After living through a consecutive series of arrivals of different forms of media and their subsequent integrations into our daily lives, it’s quite normal that each generation actually perceives at least part of its world quite differently from the other generations. Why? Each of them communicates and informs itself with the most recent information technology, but each generation perceives and uses them quite differently.

In parallel, just to add more complexity, innovations in health have more than doubled our life expectancy in the last 100 years, enabling us to reach an historical peak with respect to the numbers of different generations, living and working together in the same society.

With the arrival of the digital era, humanity is now split into two groups: those who only inform themselves and communicate in the physical world, representing almost two thirds of the human population, and those who also inform themselves and communicate in a digital and virtual world, which is essentially invisible and intangible to the first group. 30 years ago the second group did not existed. 30 years from now, they will be larger than the first one.

The generations born before the personal digital era, before 1985, were all educated in a world in which information, once it had been reproduced and distributed, stayed fixed forever on paper, vinyl or film. To access that information, one had to have physical access to the media upon which the information had been printed or recorded.

The generations born after 1985 are brought up and educated in a world wherein each word, each letter, image or location-derived coordinates can be indexed, modified, compared and shared with anyone else on the planet, without being printed, without a recording studio nor a media empire. In order to gain access to that information, the only requirement is access to a network online. Information can appear on a screen, on the wall or on a piece of paper so as to in effect re-appear, later, on the next interface of that day.

Those generations born before 1985 who have in an important sense been forced to realign their habits over several decades, must once again, question a significant part of their worldview in order to integrate the digital mutations being visited upon them. For those generations born after 1985, this brave new world is the only world they have known.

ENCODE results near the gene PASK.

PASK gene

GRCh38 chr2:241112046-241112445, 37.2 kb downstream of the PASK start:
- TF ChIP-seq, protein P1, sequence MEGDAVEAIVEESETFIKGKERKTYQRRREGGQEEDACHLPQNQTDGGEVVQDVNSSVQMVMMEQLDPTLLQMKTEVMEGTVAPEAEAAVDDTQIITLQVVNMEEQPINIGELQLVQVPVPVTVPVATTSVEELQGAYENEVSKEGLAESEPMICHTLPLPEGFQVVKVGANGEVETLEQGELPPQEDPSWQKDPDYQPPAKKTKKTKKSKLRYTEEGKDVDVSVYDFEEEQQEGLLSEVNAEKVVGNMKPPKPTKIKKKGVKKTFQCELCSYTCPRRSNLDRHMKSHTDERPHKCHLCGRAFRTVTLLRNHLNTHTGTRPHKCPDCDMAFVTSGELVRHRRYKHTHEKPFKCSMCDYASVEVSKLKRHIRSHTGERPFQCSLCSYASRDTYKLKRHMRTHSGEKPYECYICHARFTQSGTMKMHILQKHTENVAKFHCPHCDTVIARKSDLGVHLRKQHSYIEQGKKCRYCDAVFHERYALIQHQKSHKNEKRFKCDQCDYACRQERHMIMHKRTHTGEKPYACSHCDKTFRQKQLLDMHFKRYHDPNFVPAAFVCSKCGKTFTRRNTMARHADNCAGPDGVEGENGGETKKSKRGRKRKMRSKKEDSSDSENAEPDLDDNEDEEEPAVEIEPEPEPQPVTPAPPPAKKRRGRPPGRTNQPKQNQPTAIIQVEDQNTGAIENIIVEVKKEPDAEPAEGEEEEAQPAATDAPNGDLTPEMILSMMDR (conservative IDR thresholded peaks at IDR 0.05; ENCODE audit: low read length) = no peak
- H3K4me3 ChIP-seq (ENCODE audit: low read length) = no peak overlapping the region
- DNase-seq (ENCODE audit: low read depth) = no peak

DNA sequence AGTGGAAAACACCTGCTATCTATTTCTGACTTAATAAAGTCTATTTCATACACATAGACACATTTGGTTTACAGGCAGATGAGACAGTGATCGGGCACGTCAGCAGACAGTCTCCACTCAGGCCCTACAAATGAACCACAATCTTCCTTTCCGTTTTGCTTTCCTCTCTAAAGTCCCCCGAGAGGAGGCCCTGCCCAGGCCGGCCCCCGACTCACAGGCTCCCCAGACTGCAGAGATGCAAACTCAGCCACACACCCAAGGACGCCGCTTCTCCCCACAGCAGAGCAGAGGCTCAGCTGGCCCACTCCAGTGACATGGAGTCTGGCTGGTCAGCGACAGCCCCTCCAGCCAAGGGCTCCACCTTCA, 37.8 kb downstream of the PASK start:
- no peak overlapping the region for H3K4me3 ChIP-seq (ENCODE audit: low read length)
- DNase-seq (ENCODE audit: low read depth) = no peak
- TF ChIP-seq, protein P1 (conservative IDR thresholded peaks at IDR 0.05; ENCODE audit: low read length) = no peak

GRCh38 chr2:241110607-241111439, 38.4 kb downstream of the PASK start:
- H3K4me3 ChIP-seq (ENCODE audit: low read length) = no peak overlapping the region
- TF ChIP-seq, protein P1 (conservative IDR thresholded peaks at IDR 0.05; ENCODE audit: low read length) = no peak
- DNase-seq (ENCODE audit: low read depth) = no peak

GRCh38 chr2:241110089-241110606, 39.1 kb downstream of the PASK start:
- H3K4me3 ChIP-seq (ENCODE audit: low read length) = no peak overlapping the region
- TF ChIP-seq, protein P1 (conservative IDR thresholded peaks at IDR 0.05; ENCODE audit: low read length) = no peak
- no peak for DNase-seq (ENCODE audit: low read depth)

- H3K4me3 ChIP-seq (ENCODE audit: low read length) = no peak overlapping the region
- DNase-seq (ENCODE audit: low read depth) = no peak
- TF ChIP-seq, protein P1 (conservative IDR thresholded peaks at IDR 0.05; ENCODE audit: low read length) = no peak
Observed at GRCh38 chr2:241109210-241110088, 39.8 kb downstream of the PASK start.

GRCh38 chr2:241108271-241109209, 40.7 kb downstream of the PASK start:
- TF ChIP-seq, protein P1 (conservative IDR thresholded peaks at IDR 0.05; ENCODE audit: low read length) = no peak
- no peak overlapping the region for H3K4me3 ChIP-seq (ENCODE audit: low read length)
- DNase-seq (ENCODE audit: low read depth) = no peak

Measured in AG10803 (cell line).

This media-based fracture impacting the generations, and now society at large, is also having significant impact at school and at work. The hierarchical model of knowledge transmission in the familiar top-down fashion is being put to the test on a daily basis with the meteoric arrival and spread of socially-networked human interactivity on vast global platforms like Facebook, Twitter and Google Plus.

In this new era of interconnected digital communication, just as with the beginnings of speech or writing, knowledge is created and disseminated daily. The major and never-before-experienced difference now is that real time is now measured in milliseconds, not moons. Co-creation of knowledge along with self-directed and continuous learning are becoming part of our daily lives.

Even though we are now finding a growing number of pre-1985 generations familiarizing themselves with the daily use of the internet, most of them are following their existing media habits, which they learned growing up: they send mail, and access their books, newspapers, radio shows and television … but in online formats. However, post-1985 generations perceive networks as extensions of their immediate, present-day environment, which enables real-time access to their friends, their colleagues, and to re-programmable technologies and re-usable, re-mixable knowledge … whenever and wherever they are on the planet. They are exploring in deep ways the possibilities of the digital environment, without assets or territory to protect.

Educated to levels never before seen, they rapidly understand the advantages the new set of conditions – interconnectivity and real-time flows of information – offer for new forms of coordinated action. They are demanding a “re-boot”, at least a major digital update of the political and economic systems of our planet. They feel ready to code their future. But those who sign the cheques, those who vote into place the laws and protocols and policies of our society are almost all from the pre-1985 generations. Already overloaded and pre-occupied by the management of daily issues and the growing impacts of rapidly-accelerating ecological, political and economic crises, they have little time to understand and grasp the opportunities of the digital environment. So they keep resisting it and pushing it back till “later”, thus not learning or knowing how to put this new environment into action and into the service of society at large.




If the ensemble of the managerial class had been educated with handwritten notes, big auditoriums and printed books, the class which will replace them in 30 years will have been educated with screens, interactivity and network-based collaboration. The rules which today regulate our identities, our territories and our economies have all been written for the pre-information-technology physical world… the only one known by humans up until the digital era. This InfoMutation is enabling new ways of interaction, some judged impossible within our traditional views of identity, space and time. The necessary changes for carrying out this massive digital transition are more important than a simple refresh or update.